The adoption of FISH for microbial ecology involved the use of 16S or 23S rRNA-targeted gene probes to detect single microbial cells from within a complex microbial community (reviewed by Wagner et al., 2003). This enabled image analysis-assisted quantification of microbes in the environment (Daims et al., 2006) and the visualization of cells relative to one another, revealing information about spatial structuring and physical interactions that occur in highly aggregated environments, such as biofilms (Gieseke et al., 2001) and activated sludge flocs (Maixner et al., 2006). By quickly exposing an environmental sample to a low dose of radioactively labelled substrate, slides prepared for FISH analysis can also be used to expose an autoradiographic emulsion for several days, causing silver grains to form in areas immediately adjacent to radioactive cells. Now referred to as FISH-MAR, this approach, which requires much shorter incubation times than DNA-SIP, was first demonstrated in 1999 (Lee et al., 1999; Ouverney and Fuhrman, 1999). Since then, FISH-MAR has provided many direct cultivation-independent links between the phylogeny and function of individual microbial cells in various natural and man-made ecosystems (reviewed by Wagner et al., 2006). At present, FISH-MAR can target up to seven different bacterial populations (Amann et al., 1996), uses ‘hierarchical’ probe combinations to reduce the possibility of false-positive signals (Loy et al., 2007) and has an optical resolution of 0.5–2 μm (Nielsen et al., 2003b), ideal for individual microbial cells. Further, the number of silver grains formed adjacent to individual cells provides a quantitative estimate of the contributions of different cells to substrate metabolism (Nielsen et al., 2003a). In oligotrophic environments, physiologically active cells may contain low rRNA copy numbers and be undetectable with standard FISH techniques. This limitation can be overcome by use of catalysed reporter deposition with horseradish peroxidase-labelled probes (CARD-FISH), which can also be combined with MAR (MICRO-CARD-FISH) (Sintes and Herndl, 2006). Recently, the uptake of radiolabelled substrate into FISH-identified bacterial populations was monitored by beta microimaging instead of MAR (Gieseke et al., 2005). This elegant approach offers quantitative data without the need of counting silver grains, but suffers from a relatively low spatial resolution of about 10 μm, which is above the single-cell level. Therefore, this technique is currently only suitable for application to well-structured microbial communities like those found in biofilms (Gieseke et al., 2005), microbial mats and anaerobic granules (Collins et al., 2005).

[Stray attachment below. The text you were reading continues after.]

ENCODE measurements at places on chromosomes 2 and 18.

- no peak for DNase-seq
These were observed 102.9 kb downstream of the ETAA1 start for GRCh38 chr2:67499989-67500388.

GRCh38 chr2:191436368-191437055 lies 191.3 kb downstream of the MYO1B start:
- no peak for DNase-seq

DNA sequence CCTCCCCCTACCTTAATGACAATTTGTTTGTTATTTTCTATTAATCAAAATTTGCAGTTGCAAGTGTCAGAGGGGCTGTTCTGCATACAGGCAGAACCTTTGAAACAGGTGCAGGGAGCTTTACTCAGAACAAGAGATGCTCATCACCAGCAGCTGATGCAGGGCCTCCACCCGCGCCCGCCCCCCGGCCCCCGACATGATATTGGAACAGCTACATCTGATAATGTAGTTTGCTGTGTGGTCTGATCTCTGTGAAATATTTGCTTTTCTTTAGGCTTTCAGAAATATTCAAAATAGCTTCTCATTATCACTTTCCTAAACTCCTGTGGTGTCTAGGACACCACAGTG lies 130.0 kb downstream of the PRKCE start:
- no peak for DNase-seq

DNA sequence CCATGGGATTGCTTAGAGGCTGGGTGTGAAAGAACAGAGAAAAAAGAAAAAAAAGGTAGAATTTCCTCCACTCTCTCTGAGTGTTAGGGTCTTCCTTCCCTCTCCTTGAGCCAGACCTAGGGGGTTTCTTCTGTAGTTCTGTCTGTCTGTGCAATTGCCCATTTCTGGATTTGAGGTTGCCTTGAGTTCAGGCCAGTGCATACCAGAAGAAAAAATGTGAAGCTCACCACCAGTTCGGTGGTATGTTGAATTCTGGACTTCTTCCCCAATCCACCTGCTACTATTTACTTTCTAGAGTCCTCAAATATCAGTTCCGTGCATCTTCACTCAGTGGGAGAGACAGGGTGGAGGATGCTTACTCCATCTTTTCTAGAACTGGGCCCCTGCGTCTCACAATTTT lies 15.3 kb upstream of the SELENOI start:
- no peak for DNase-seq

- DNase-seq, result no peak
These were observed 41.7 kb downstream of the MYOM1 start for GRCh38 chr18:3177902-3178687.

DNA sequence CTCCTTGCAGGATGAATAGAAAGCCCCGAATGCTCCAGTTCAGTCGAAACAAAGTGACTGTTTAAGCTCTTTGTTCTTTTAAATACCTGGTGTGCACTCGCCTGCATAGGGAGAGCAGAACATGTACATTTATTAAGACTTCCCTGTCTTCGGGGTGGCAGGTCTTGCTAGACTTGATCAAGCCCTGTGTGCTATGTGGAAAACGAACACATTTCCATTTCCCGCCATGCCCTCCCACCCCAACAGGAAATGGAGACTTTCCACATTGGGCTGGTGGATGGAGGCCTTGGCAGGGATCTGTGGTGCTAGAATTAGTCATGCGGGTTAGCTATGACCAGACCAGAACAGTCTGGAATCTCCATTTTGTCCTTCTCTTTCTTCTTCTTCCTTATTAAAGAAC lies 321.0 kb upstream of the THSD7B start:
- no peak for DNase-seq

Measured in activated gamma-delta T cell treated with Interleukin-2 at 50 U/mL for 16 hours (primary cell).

A strength of FISH-MAR is that the detection of labelled substrate incorporation does not rely on a specific biomarker. This feature increases the sensitivity of the approach and enables the detection of certain physiological activities, like the incorporation of added substrate into intracellular storage compounds (Wagner and Loy, 2002), which cannot be monitored with SIP techniques. On the other hand, FISH-MAR is limited by the availability and affordability of radiolabelled substrates. As with SIP, synthesizing complex organic compounds is challenging and requires safety precautions, because of the radioactive label. Alternatively, heterotrophic growth can be studied by incubating environmental samples with an unlabelled substrate in the presence of 14CO2 (Hesselsoe et al., 2005). Because heterotrophic organisms assimilate CO2 during growth under aerobic and anaerobic conditions, this approach (HetCO2-MAR) is affordable and has the convenience of using the same labelled compound for assessing growth on multiple substrates. Such an approach has been demonstrated for pure cultures and filamentous ‘Candidatus Microthrix parvicella’ in activated sludge under different electron donor/acceptor combinations (Hesselsoe et al., 2005). If HetCO2-MAR is used as a discovery tool, it is important to remember that not only heterotrophic substrate-consuming but also all active autotrophic microorganisms will be labelled. The latter can be avoided by addition of specific inhibitors (Wagner et al., 2006).